Commissioner Pulver asked, is the Continuum of Care (COC) organization going to be monitoring them?  Mr. Kearns stated that it would be two different organizations.  One would be the COC organization and the second organization would be the Housing and Community Development Commission.  That Commission would report to the City Council. 
Commissioner Pulver asked, has the COC existed for a while?  Mr. Kearns replied yes.  It is being restructured. 
Commissioner Pulver stated that the oversight responsibility is being given to the COC body that is in transition.  It is his opinion the oversight factor is loose at best.  Mr. Kearns reported that they are not going to oversee the shelter.  They are to coordinate with the COC on the applicable software used to report to the COC organization on what they are doing.
Commissioner Pulver asked, does the City have the time, resources and staff to manage this?  Commissioner McKechnie stated that the City is not managing the shelters.  Commissioner Pulver understands that but the City has revocation privileges.  The City is going to allow the shelters, the proposal is presented to the City and the City monitors it.  He does not think Code Enforcement is staffed to handle all this.  Mr. Kearns commented that the language can be tweaked on how to revoke the permit to make it broader.  For the most part it is explicit how it can be done. 
Chair Miranda asked, how did staff come up with 40 calls in 30 days?  Mr. Kearns stated that apartment complexes in Medford exceed that.  The Kelly Shelter in its first year of operation had over 100 service calls.  They had less than 30 the second year.  Staff used 100 for the standard then divided that over the course of 3 months.  That is how staff came up with that number.
Commissioner Pulver reported that on page 6 of the memorandum it mentions of two new proposed uses, emergency shelter and then cooling/warming shelter.  It is defined as providing temporary transitional shelter for the homeless.  The emergency shelter term is used but it seems like staff might want to save that for something else.  Mr. Kearns stated it is a HUD definition and staff is trying to allow for the traditional homeless shelter opened year round with that term. 
Commissioner Pulver stated that on page 13 it talks about established days of operations may not exceed 90 calendar days.  Is it or is it not continuous days?  Mr. Kearns reported that is no longer continuous.  That came from the City Building and Fire departments discussions.  They notify the City’s Fire department when they open and close.   Once the shelter exceeds the 90 days the Fire code is enforceable.  How is that tracked?  Mr. Kearns stated that he would have to discuss that with the Fire department and get back with Commissioner Pulver. 
Commissioner McManus if there are two buildings on a lot does that allow the property owner to have two permits; 90 days in one and 30 days in the other?  Mr. Kearns reported that would be a question of how the 500 feet would play out.  It would also depend on how they write their plan.  If they are operating in two buildings under the same warming shelter it would be deferred to Building codes for occupancy load.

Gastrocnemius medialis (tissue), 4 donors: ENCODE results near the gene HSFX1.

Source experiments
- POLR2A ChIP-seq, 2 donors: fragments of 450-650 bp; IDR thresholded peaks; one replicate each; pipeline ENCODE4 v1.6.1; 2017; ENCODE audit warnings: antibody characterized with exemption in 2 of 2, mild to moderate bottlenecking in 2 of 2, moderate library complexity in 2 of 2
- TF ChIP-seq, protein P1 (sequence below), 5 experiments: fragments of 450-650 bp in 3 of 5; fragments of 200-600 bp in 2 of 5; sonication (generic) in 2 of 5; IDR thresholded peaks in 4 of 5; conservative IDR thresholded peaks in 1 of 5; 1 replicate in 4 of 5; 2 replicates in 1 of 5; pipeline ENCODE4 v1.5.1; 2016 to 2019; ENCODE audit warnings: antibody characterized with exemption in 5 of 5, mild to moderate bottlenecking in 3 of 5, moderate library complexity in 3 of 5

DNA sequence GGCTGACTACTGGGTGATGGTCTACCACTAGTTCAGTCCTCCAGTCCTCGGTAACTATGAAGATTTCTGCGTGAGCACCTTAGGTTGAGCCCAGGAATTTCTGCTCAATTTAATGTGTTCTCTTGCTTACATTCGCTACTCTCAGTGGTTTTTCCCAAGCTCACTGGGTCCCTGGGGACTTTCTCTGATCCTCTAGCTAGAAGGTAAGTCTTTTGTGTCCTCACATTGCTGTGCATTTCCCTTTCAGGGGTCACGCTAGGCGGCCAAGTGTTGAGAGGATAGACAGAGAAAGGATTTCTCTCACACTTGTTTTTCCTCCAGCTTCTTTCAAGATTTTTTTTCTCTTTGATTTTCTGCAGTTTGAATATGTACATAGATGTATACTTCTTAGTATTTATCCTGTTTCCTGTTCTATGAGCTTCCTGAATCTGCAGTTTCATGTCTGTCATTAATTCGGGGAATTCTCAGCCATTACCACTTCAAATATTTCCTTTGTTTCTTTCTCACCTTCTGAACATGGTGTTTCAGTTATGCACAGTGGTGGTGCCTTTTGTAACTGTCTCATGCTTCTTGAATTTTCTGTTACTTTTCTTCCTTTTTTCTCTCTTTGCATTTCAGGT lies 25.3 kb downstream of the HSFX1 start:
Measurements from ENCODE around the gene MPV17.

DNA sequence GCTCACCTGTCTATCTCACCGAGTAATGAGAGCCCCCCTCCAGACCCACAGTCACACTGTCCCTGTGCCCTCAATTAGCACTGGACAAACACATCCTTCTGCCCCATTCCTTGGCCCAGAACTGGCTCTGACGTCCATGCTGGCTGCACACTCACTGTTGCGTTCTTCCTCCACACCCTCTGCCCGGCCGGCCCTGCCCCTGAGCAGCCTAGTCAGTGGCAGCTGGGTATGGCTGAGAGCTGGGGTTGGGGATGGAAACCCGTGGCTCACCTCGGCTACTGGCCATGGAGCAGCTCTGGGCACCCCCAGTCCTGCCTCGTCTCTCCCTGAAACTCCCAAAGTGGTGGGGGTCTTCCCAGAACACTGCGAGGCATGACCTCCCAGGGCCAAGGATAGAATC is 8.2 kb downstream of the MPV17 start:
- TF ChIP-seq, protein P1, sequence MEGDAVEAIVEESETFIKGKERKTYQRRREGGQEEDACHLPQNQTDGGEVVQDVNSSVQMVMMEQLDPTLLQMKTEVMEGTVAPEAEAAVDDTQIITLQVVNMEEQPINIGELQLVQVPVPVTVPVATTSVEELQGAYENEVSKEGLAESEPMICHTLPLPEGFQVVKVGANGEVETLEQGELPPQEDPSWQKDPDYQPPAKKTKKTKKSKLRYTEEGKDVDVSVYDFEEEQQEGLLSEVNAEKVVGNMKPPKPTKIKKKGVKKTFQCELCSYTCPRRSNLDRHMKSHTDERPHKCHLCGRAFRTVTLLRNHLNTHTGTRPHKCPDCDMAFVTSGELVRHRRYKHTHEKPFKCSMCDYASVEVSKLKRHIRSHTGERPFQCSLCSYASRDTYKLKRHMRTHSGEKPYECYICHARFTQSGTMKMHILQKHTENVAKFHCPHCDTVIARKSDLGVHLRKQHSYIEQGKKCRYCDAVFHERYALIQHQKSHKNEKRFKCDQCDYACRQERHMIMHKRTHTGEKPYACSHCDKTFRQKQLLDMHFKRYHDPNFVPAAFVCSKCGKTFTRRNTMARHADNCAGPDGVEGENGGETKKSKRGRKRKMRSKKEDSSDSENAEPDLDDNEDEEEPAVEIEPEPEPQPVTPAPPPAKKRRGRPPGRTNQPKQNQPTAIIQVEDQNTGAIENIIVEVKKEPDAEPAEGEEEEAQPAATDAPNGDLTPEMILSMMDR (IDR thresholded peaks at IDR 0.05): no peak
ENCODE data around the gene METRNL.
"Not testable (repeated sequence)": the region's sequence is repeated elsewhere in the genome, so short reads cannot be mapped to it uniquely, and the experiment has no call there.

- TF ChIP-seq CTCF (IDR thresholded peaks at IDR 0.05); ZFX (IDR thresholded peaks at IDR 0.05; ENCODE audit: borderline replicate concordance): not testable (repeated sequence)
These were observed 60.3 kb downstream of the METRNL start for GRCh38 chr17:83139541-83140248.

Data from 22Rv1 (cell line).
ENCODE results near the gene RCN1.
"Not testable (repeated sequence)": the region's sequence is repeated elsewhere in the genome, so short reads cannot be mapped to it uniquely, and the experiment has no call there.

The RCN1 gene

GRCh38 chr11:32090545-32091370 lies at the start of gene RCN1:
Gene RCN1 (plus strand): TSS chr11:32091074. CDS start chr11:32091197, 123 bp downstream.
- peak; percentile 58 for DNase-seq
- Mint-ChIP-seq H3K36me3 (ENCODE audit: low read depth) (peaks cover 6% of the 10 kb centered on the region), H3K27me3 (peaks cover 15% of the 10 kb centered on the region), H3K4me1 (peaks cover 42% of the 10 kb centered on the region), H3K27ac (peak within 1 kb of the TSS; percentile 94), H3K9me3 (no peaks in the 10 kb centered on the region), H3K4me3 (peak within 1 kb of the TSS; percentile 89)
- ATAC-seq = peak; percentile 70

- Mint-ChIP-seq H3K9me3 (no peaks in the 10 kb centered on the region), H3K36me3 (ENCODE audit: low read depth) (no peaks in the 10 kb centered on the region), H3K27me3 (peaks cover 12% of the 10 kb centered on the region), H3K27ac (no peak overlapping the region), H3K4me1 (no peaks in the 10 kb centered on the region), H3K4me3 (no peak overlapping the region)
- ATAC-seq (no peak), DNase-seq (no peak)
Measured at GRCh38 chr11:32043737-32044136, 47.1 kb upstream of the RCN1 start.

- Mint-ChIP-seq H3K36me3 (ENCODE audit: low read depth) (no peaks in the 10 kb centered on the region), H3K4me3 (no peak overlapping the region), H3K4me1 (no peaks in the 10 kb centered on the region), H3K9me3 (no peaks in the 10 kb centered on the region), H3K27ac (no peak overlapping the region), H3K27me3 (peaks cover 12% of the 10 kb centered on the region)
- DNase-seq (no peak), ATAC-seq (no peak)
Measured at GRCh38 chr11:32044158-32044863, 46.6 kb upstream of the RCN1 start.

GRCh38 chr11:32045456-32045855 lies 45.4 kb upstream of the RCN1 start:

Would the direction be to make it per lot?  Chair Miranda stated that previously that is where the 500 foot condition would come into play.  Being on the same lot but within 500 feet, it would be disallowed.   
Chair McFadden asked, does there have to be consistency between Hope Village and cooling/warming shelters?  Mr. Kearns stated the intent is to keep them separate. 
Any direction from the Planning Commission on the 500 feet?  Chair Miranda wants the 500 feet per lot to remain as a limiting factor.
Ms. Paladino asked, after hearing from the City Council on Thursday and they indicate to move forward, does the Planning Commission want to see it before going to a public hearing?  Chair Miranda stated that he did not need to see it again.     
20.2        DCA-17-109 Transitional Housing Villages
Kyle Kearns, Planner II, reported the reason to keep this topic short is to respect the Planning Commissions time and if the City Council directs staff to cease work on this topic then today would have been wasted.  This could be the one directed to stop work on more than the other. 
Staff is seeking direction on DCA-17-109 and has offered two possible directions and one question.
1.            Revise transitional housing standards to:
a.            Only allow for use within ORS 446.265
b.            Allow for expansion beyond ORS, with limitations on total number permitted at one time (4 proposed as limit)
…then proceed to the City Council and Commissions study sessions, send through hearing process after study sessions.
2.            Cease work on DCA-17-062
If work to continue staff is asking has staff met the direction of increasing public outreach by:
•             Requiring a Conditional Use Permit with hearing
•             A neighborhood meeting is required prior to application submittal and approval
•             Staff must summarize the neighborhood meeting and provide for the hearing process